Book review: Poisoned
June 12, 2011
News of the deadliest E. coli outbreak on record broke in Germany on May 24, 2011, when health officials confirmed the first death attributed to a pathogen identified as E coli O104:H4. By June 4, the World Health Organization reported the outbreak had sickened more than 2,000 and killed 19. I read the initial news item with more than a passing interest. Only two days earlier, I finished reading Jeff Benedict’s Poisoned: The True Story of the Deadly E. Coli Outbreak that Changed the Way Americans Eat (Inspire Books, May 16, 2011, 336 pages, hardback back ISBN 978-0983347804).
Before reading Benedict’s latest piece of investigative reporting, I might have considered the German incident as another case of food poisoning. However, after reading the account of a 1993 outbreak of E. coli O157:H7 that sickened 750 and killed four, I knew it could become deadly serious. To put it in perspective consider this comparison from Poisoned: If 1,000 are sickened with salmonella, one person might die, probably an elderly individual with a compromised immune system. If 100 are sickened with E. coli, five or 10 may die.
I suspected the Germans were in for a rocky ride.
Benedict’s portrayal of those involved in the case of tainted hamburger traced to Jack in the Box restaurants is compelling, captivating and cautionary. As horrifying as the account is, Benedict tells it with compassion and class. So often lacking in what passes for news writing today, Benedict covers the story from every angle without passing judgment; he does it while presenting the humanness of those involved. From young patients to their parents, fry cooks to restaurant executives, physicians and scientists to the lawyers representing both sides, the reader rides shotgun in the fast-paced thriller that could pass for fiction. Only it’s not.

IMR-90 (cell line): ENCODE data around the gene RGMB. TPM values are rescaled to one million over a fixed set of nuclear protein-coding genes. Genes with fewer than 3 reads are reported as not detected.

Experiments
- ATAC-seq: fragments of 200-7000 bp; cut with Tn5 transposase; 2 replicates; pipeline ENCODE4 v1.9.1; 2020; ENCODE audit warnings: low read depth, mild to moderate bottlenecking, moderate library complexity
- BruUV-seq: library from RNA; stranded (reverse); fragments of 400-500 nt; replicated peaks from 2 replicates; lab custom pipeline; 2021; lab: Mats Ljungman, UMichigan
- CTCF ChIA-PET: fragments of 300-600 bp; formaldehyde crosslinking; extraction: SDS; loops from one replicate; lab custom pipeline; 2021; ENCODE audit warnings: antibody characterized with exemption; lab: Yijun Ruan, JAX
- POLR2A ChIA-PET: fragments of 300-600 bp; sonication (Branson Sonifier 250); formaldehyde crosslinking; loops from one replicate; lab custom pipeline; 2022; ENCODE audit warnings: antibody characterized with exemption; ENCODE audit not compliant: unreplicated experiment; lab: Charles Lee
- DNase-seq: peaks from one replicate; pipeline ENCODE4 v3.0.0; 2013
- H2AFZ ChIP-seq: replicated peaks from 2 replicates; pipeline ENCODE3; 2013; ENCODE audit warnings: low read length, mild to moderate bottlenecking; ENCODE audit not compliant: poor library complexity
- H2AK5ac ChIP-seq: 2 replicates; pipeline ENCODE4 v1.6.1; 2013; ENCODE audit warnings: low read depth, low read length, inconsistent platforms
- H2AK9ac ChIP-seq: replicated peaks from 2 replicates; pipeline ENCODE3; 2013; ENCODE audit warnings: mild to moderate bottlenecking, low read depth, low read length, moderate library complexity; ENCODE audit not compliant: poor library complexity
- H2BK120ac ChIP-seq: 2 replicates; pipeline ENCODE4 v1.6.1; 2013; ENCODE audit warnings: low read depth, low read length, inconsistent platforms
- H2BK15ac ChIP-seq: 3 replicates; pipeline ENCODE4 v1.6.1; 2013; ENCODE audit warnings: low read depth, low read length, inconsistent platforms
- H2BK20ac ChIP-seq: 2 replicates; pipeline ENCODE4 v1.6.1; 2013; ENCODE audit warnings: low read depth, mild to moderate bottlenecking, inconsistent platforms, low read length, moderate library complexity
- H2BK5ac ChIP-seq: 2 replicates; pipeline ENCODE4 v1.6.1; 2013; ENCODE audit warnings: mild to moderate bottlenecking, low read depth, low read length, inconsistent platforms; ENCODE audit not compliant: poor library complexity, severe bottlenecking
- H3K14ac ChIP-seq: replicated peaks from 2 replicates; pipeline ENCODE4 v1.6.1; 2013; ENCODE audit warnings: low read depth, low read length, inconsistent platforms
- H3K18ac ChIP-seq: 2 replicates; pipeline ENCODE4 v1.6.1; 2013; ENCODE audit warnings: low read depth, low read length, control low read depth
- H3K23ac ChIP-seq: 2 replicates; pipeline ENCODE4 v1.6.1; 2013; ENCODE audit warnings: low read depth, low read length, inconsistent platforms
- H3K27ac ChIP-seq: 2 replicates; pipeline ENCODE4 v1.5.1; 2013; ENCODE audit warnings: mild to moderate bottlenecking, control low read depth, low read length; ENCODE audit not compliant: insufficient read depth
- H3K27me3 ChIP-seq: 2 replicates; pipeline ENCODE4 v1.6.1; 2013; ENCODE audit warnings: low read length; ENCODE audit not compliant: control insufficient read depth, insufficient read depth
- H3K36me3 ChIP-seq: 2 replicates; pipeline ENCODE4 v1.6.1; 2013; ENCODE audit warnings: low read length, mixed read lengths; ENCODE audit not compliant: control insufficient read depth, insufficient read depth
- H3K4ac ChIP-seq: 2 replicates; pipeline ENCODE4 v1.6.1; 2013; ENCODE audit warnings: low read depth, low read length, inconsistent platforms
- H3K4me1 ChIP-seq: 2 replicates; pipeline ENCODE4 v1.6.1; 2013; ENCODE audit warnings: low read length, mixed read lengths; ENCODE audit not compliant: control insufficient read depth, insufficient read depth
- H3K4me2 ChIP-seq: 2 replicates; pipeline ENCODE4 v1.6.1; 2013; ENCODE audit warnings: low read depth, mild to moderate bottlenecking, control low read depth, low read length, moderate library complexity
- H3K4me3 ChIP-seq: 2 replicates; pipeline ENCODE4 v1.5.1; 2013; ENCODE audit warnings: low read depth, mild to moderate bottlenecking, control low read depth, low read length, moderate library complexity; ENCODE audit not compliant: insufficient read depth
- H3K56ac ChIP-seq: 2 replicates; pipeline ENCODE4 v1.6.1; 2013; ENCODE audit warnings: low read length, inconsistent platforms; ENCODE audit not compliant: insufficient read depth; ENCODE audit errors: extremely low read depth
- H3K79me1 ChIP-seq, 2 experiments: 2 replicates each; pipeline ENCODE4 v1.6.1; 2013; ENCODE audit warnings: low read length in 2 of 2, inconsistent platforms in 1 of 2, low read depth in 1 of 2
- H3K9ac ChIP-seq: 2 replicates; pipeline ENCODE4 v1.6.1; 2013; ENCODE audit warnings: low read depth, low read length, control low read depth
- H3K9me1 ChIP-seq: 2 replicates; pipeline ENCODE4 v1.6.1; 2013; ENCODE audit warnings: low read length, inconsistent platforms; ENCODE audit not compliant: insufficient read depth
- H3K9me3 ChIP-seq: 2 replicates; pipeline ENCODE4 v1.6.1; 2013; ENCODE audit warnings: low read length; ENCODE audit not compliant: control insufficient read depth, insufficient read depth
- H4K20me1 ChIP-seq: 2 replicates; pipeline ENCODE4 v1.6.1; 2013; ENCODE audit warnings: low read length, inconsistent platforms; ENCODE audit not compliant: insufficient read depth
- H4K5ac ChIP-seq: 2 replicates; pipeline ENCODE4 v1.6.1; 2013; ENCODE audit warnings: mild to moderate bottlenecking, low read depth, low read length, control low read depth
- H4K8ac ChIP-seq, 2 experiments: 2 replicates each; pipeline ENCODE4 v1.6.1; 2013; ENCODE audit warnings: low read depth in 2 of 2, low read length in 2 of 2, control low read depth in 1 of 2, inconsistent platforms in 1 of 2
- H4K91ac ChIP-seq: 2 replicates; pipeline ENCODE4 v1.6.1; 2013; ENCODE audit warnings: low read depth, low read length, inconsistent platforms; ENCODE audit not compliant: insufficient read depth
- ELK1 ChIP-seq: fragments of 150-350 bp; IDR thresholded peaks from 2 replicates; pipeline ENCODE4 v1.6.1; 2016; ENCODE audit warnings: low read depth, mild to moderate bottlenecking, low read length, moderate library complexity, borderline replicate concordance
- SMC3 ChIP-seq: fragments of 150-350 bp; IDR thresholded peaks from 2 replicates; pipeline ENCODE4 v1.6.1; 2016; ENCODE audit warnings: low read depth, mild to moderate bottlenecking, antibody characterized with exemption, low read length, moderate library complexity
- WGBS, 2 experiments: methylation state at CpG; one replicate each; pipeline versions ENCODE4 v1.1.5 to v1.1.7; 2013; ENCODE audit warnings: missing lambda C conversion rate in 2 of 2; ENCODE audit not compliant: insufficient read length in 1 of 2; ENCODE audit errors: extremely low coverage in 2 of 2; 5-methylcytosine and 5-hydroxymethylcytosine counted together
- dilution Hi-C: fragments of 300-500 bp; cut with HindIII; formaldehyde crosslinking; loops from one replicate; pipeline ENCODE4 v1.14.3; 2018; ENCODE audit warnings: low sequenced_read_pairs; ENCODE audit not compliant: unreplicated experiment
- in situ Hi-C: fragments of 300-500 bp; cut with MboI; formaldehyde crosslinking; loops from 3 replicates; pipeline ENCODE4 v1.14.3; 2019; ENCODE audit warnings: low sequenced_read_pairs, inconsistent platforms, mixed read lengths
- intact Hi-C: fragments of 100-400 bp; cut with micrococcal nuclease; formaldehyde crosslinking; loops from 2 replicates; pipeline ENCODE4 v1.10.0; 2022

The worst E. coli poisoning goes beyond producing fever and stomach cramps. About 10 percent of those who come in contact with a virulent form of the pathogen go on to experience hemolytic uremic syndrome (HUS). In the worst instances, it destroys the intestines resulting in bloody diarrhea and infection, acute kidney damage, liver damage, heart attack, stroke, brain damage, coma and paralysis. Those who survive face a lifetime of medical and physical complications.
Through the cast of real-life characters, Benedict distills what could be a confusing discussion of microbiology, epidemiology, pathology, nephrology, politics and legal-speak into a page-turner about what has been called the meat industry’s 9/11. Ironically, Benedict initially planned to write about a salmonella poisoning linked to peanut butter. That’s important: the book is about food safety. It’s not anti-beef.
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More than 200 known diseases are transmitted through foods. E coli, in its many strains, can be innocuous or lethal. Prior to 1993, the food industry was largely naive to the latter, except for a handful of isolated occurrences. Food items were routinely consumed raw or served rare. Scientists began studying the bacterium, proving the importance of cooking ground beef to a pathogen-killing minimum of 155 degrees. They also linked it to other foods including fresh produce and raw milk.
Despite the loss of life and challenges that survivors – most of them children – endure, positive changes came out of the horror. The issue of food safety was raised in the public’s consciousness; it continues to evolve in the lab and in the courtroom. A scientist hired by Jack in the Box developed a ground-breaking safety procedure checklist that is now standard throughout the industry.
Meanwhile, European health agencies have yet to confirm the source of the pathogen that has filled hospitals to overflowing. Brief news reports fail to portray the magnitude of the crisis. For an understanding of what is going on behind the scenes in Germany, read Poisoned.